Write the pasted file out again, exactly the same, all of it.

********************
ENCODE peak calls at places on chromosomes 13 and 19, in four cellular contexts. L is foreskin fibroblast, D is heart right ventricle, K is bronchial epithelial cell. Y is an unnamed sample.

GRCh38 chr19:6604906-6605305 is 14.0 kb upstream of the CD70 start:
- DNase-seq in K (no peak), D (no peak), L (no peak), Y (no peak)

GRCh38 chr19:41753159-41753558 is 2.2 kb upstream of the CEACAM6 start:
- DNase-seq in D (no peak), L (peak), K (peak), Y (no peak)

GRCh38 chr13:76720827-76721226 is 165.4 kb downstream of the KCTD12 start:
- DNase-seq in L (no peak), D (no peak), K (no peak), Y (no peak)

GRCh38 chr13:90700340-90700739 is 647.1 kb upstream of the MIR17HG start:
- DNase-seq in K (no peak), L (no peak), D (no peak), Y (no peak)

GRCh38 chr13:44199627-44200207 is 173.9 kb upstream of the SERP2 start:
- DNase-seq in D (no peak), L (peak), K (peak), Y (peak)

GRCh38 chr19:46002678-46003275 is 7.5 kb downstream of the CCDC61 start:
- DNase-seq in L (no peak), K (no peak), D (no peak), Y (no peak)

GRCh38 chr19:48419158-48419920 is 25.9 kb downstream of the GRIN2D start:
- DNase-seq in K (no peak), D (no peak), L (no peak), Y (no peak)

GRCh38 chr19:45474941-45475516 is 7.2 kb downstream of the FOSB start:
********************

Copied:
ENCODE peak calls at places on chromosomes 13 and 19, in four cellular contexts. L is foreskin fibroblast, D is heart right ventricle, K is bronchial epithelial cell. Y is an unnamed sample.

GRCh38 chr19:6604906-6605305 is 14.0 kb upstream of the CD70 start:
- DNase-seq in K (no peak), D (no peak), L (no peak), Y (no peak)

GRCh38 chr19:41753159-41753558 is 2.2 kb upstream of the CEACAM6 start:
- DNase-seq in D (no peak), L (peak), K (peak), Y (no peak)

GRCh38 chr13:76720827-76721226 is 165.4 kb downstream of the KCTD12 start:
- DNase-seq in L (no peak), D (no peak), K (no peak), Y (no peak)

GRCh38 chr13:90700340-90700739 is 647.1 kb upstream of the MIR17HG start:
- DNase-seq in K (no peak), L (no peak), D (no peak), Y (no peak)

GRCh38 chr13:44199627-44200207 is 173.9 kb upstream of the SERP2 start:
- DNase-seq in D (no peak), L (peak), K (peak), Y (peak)

GRCh38 chr19:46002678-46003275 is 7.5 kb downstream of the CCDC61 start:
- DNase-seq in L (no peak), K (no peak), D (no peak), Y (no peak)

GRCh38 chr19:48419158-48419920 is 25.9 kb downstream of the GRIN2D start:
- DNase-seq in K (no peak), D (no peak), L (no peak), Y (no peak)

GRCh38 chr19:45474941-45475516 is 7.2 kb downstream of the FOSB start: